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By Renee Boucher Ferguson  |  Posted 2007-09-28 Print this article Print
 
 
 
 
 
 
 


"The main challenge is that SAP is asking for something that companies havent traditionally asked for in a channel," said Joshua Greenbaum, an analyst with Enterprise Applications Consulting. "On the one hand, they are asking partners to be very savvy selling business solutions to a business person. On the other hand [the partners would need to be] content on making profits of low margin, high volume. Business ByDesign removes the implementation, integration and customization costs that have traditionally been the bread and butter of most partners." There are not, according to Greenbaum, many examples of high-quality, high-volume partners out there. "Its going to be a challenge for SAP to find, nurture and build a critical mass" of partners for Business ByDesign, he said. "On the other hand, the product has enough promise that it will happen."
As Greenbaum and other IT analysts have said, where SAP will find a critical mass of partners is a complicated question. The issue is two-fold. First, SAP has to be careful not to cannibalize its current channel. While All-in-One partners who already sell to the midmarket would be a natural fit for Business ByDesign—maybe building SAAS as a second line of business—the volume versus low value might not be a sufficient motivator for those partners. The other issue, while unspoken by SAP, is that the company will likely look to Microsofts well-established midmarket channel as a logical place to cull from. But that leaves potential partners in a quandary.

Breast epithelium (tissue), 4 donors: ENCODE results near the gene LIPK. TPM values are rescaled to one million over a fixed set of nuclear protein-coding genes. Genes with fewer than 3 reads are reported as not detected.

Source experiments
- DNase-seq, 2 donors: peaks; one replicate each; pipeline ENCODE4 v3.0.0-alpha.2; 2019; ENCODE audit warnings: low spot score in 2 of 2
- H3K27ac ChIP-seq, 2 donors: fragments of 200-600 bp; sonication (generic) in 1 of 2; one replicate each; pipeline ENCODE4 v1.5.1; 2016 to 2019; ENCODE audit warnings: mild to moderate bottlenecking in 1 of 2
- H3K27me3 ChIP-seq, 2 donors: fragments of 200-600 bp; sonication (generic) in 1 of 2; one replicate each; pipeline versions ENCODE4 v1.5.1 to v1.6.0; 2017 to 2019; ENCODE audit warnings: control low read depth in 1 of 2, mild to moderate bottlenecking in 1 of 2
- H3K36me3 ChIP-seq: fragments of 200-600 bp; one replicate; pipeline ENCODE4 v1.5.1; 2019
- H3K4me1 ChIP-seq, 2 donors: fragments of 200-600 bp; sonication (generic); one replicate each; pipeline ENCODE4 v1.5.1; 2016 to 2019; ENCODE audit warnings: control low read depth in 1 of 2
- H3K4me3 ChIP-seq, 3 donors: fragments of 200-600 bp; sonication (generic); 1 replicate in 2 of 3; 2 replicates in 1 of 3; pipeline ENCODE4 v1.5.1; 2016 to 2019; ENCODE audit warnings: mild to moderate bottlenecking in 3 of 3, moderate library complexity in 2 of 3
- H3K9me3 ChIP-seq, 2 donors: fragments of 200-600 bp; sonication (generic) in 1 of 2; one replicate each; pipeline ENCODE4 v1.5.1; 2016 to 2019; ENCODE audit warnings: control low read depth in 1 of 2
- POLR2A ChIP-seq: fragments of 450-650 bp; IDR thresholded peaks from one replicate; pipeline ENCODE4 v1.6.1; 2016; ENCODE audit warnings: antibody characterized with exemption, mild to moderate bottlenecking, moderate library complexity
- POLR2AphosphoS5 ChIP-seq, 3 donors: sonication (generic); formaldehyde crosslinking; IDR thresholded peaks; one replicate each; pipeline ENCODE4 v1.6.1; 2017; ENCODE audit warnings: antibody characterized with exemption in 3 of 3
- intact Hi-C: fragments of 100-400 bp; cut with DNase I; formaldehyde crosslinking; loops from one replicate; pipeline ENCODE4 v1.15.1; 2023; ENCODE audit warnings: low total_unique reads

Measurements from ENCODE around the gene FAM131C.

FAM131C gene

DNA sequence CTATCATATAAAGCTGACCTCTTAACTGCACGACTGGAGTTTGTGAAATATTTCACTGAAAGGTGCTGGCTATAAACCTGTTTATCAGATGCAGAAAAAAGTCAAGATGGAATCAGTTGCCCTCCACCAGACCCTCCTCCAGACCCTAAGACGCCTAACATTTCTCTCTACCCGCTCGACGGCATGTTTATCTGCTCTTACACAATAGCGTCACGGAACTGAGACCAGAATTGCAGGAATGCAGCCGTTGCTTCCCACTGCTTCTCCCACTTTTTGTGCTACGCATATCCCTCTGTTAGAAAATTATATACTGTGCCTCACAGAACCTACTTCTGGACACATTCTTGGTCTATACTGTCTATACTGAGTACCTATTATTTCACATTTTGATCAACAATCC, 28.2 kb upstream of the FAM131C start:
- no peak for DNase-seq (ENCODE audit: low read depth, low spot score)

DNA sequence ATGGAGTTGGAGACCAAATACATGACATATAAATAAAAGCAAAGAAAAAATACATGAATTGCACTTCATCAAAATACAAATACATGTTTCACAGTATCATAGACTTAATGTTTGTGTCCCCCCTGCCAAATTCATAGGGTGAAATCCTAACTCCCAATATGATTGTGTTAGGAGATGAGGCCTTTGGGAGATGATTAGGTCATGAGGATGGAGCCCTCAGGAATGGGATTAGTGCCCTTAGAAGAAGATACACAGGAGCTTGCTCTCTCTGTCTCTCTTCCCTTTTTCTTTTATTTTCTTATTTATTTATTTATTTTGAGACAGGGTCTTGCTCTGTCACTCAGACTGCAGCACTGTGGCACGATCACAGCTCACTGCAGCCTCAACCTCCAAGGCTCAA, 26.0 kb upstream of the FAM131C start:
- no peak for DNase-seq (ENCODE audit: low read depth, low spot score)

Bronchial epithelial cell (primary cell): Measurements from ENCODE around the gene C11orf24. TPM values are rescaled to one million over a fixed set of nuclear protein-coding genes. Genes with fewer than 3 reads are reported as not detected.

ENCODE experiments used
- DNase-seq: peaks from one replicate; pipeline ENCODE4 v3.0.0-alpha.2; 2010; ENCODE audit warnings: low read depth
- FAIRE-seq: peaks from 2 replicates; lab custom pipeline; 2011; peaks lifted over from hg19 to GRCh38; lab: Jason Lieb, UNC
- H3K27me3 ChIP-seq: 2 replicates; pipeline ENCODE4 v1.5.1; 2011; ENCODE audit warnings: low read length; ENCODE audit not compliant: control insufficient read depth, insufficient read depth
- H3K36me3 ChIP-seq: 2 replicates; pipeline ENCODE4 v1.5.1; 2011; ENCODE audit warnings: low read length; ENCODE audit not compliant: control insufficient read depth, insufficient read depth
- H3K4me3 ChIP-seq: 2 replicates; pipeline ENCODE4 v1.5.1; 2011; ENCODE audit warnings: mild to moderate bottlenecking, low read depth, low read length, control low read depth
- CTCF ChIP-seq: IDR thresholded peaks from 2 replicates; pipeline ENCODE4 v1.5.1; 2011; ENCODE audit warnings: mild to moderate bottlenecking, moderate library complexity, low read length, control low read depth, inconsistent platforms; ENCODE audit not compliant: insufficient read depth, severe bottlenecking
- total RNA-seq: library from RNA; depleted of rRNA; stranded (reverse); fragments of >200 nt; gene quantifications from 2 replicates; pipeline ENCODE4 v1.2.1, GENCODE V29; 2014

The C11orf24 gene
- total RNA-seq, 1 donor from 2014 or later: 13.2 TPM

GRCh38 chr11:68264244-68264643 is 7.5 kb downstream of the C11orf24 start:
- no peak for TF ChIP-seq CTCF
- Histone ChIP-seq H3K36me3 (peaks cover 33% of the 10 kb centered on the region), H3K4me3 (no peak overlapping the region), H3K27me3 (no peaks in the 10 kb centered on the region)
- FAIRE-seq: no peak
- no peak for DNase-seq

"SAP is hoping Microsoft partners will take an interest," said Greenbaum. "But [partners] are going to have to take sides. Microsofts approach has been to go after SAPs customers. Thats going to put partners in a position—and they probably wouldnt want to play that competition game—where they will have to pick one or the other." While Microsoft has largely relied on an indirect channel model to sell both its Dynamics suite of applications, as it moves to more of a SAAS model for delivery, the Redmond, Wash., company faces issues similar to SAP—how to get technology-heavy partners to sell business solutions. "Its not going to emerge overnight," said Greenbaum. Microsoft is investing $20 million in its Dynamics partner network. Click here to read more. Interestingly, Microsoft announced Sept. 27 that it will offer its Premier Support to its Dynamics customers. The offer is designed to simplify the processes and decrease the complexity involved in supporting the Dynamics portfolio of applications. The Premier Support package includes a single point of contact through a technical account manager, a single process for engagement, access to expertise on infrastructure and applications, and on-site support. The interesting part is that the service will be supported by Microsoft and not its partner channel—leaving questions of just how much partner roles are changing in the evolving applications market. "We work together with partners to deliver Premier Support Offering to our customers via one point of contact, which is the best of both worlds in terms of partner insight and vendor knowledge," Andy Beadle, group manager of Worldwide Enterprise Support Services at Microsoft, said in an e-mail to eWEEK. "Premier allows us to continue the best practices collaboration skills demonstrated in the Microsoft Dynamics Support business and engage with the Microsoft Dynamics implementation partners (both verbal and automated) for both proactive and reactive services." Not only will SAP host the Business ByDesign suite—cutting that part of the equation out for potential partners, at least in the short term—it will also perform the application management services for a centralized upgrade and support structure, said AMRs Jacobson. "This ultimately fosters a closed loop between how SAP manages the products sale and management. While SAP is doing the initial hosting, expect it to farm that function out over time," he said. But SAP, like Microsoft, has the luxury of time afforded by a hefty bank balance to develop a channel-building strategy. SAP is taking a phased approach to releasing Business ByDesign—its been tested by 20 beta customers and will be tested by 20 more, with 40 additional customers in the pipeline—until its full release next year. SAP will also take a phased approach to building a channel, putting its direct sales team on board first and using much of 2008 to figure out how to build its channel. "SAP will rely on a direct sales force to create the model, create the demand, and fulfill it," Jacobson wrote in his research note. "Once it hits the appropriate volume, SAP can then truly begin to rely on the partners to fulfill the heavy lifting." Jacobson said SAP is proposing a royalty split that creates the incentive for partners to sell—though its not clear yet what that split is. He said that because the deals are designed to reach people who traditionally do not buy SAP software, he expects to see new skill sets emerge from the partner channel. Those could include telesales and marketing, data conversion tool sets for some legacy packages, and eventually hosting services. As Business ByDesign takes on critical mass—ultimately a measure of the softwares success or failure—Greenbaum sees a different set of partners emerging, those who do a lot of integration work, bridging Business ByDesign with SAP and non-SAP systems. "Initially there will be relatively few companies in terms of doing rather complex integrations," he said. "But if Business ByDesign is going to be successful, it is going to be integrated with a lot of back-office, non-SAP systems. That will in effect be the measure of its success—how central it is to an overall company and how deeply committed they are to the product." Check out eWEEK.coms for the latest news, reviews and analysis about productivity and business solutions.